Pew chief Andrew Kohut said the "’negative impact of Iraq is hurting not only Bush but also the Republican Party as well.’ No longer, Kohut said, is ‘terrorism alone enough to keep’” traditional Republicans in the party’s fold.
Bush Approval Dropping
Six polls taken within the last week have the president’s approval rating from 33% to 38%. Even after the London terrorist raid, CBS had Bush at 36%, Stale Gallup at 37%, and Zogby at 34%.
Dr. Charles Franklin, political science professor at the University of Wisconsin, said in an interview, “We know from the past that presidential approval does predict mid-term election outcomes,” although he’s not ready to predict a Democratic takeover of the House or Senate.
Part of the challenge for Bush is that Americans are less confident that we’re winning the war on terror. According to the Rasmussen Reports, only 39% of Americans are optimistic, a five-point drop in one month. In 2004, half the electorate thought we were winning. Conversely, those who think the terrorists are winning has jumped seven points in one month from 26 to 33%.
“Collectively, these numbers document one of the most pessimistic evaluations of the conflict we’ve found in the past two-and-a-half years,” Rassmussen writes
To make matters worse for the president, he is being assailed from all sides. Conservatives think he’s not conservative enough, and Pew has found that even moderate and liberal Republicans don’t approve of the job he’s doing.
Franklin, on his blog, Political Arithmetik, has noted that when a presidents rating falls into the 30% range, it’s usually “disastrous” for his party at the polls.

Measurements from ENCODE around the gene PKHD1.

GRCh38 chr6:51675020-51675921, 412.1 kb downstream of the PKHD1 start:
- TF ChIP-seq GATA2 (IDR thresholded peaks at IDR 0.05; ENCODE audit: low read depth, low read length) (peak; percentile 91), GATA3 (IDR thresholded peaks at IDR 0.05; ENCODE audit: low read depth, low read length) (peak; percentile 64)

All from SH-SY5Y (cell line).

Republicans Doing the Old Two-Step with the President
Many Republicans are torn between the president’s ability to raise money for them and fear of being tainted by Bush’s low appeal. Jim Gerlach (R. PA) has said that the people in his suburban Philadelphia district are in a “sour mood.” The two-term Congressman is anxious to show his independence from the president to the point that his statement, "'When I think he's wrong, I let him know'" has become “a virtual campaign slogan, repeated in interviews and TV ads.”
According to the Post, Bush’s sinking approval is creating problems for Republicans across the country, but it’s most serious in the Northeast, where a Post-ABC News poll found Bush’s approval rating at 28% in that region with the Republican Congress in about the same straights. What’s giving Republicans concern is that the region is becoming more Democratic, which could make it hard for the GOP to recover seats lost in November. New York Republican State Senator Raymond Meier, running for an open seat, Reps. Rob Simmons (R-CT), Michael Fitzpatrick (R-PA), Curt Weldon (R-PA), Nancy Johnson (R-CT), and Christopher Shays (R-CT) are all in the fights of their political lives.